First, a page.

Misty Fetko, a mother of two teenagers, got up early to walk the dog before she roused her boys from bed one summer day in 2003. Her eldest, Carl, a gifted guitar player and award-winning artist at his Ohio high school, never woke up.
“His friends told me his smile made their day,” Fetko said of her 18-year-old, who had just been accepted to Memphis College of Art.
In the past, she had found empty bottles of Robitussin in their suburban New Albany home, but she had no idea Carl had a 2Â½ year drug habit. Fetko’s skills as an emergency room nurse were of no use when she entered Carl’s bedroom and administered CPR. She discovered he had died in his sleep of an accidental overdose of the cough syrup Robitussin.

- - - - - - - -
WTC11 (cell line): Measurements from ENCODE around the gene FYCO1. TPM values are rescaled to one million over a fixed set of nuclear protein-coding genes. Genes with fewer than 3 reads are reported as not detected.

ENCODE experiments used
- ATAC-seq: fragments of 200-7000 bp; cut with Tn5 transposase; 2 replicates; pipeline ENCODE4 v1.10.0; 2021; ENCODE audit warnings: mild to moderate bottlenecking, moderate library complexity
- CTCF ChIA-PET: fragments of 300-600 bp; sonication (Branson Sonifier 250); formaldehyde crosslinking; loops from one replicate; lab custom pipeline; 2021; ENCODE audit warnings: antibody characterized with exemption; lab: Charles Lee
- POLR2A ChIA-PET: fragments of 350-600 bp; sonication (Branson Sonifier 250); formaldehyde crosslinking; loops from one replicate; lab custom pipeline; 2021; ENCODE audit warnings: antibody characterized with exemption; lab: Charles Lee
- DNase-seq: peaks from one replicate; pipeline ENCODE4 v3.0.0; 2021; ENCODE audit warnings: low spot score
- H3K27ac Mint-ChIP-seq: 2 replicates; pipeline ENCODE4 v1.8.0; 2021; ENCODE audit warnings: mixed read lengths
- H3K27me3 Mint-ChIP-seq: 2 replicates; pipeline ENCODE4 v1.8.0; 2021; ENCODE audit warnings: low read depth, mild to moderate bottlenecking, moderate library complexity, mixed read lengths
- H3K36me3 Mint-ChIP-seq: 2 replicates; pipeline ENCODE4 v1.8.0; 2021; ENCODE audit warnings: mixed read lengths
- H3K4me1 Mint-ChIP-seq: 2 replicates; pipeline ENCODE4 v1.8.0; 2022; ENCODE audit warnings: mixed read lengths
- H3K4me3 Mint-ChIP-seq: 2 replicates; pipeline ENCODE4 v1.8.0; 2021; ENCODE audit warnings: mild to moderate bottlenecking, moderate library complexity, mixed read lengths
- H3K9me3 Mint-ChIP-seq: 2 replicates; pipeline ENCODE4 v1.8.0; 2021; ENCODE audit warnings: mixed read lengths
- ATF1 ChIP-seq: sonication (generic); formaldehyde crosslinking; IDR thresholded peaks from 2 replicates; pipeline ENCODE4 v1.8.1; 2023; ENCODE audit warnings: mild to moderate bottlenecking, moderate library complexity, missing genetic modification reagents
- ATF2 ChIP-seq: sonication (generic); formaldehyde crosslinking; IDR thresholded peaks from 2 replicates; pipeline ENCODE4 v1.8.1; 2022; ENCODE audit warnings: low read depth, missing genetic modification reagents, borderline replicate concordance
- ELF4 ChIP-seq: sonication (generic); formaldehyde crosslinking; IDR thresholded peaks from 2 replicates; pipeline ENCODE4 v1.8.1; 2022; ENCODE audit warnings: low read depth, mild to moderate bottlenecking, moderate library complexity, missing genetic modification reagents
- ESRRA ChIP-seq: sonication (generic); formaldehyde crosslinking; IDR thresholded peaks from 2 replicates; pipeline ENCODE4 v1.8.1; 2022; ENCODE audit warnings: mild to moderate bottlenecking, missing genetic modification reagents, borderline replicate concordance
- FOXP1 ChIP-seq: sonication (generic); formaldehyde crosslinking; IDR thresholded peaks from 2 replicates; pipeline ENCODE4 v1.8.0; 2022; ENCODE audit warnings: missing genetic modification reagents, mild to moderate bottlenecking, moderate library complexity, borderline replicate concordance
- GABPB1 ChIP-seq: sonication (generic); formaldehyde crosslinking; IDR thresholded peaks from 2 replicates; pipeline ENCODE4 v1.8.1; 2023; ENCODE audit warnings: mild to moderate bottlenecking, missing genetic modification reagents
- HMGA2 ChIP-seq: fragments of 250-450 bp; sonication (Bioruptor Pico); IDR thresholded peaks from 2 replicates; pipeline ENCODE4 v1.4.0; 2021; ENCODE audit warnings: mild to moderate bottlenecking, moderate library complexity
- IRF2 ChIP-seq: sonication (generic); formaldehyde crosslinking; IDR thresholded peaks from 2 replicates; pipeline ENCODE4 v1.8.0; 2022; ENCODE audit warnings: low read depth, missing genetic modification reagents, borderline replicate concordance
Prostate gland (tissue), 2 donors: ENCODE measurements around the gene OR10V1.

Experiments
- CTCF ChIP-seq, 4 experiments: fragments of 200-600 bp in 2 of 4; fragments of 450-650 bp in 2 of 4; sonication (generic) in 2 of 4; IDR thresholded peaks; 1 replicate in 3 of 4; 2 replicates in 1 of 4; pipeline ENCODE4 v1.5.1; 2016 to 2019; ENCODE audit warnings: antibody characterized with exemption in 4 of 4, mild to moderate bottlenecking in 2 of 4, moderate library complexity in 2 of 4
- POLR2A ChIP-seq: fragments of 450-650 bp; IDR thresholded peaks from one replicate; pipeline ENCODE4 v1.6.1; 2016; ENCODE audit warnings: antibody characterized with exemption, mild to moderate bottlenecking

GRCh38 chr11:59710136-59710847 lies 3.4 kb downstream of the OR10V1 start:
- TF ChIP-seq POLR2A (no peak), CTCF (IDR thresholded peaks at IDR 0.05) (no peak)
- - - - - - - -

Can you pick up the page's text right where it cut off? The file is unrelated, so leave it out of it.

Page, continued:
“There were no other signs,” said Fetko, who since then has helped others as a spokeswoman for the Partnership for a Drug-Free America. “I think Carl and his friends were under the impression that it was harmless because it was not illegal. There is a false sense of security, and it’s so subtle: no smell, no needles, no drug dealers, you don’t need a lot of money to buy it and you can use it after mom and dad go to bed.” Read more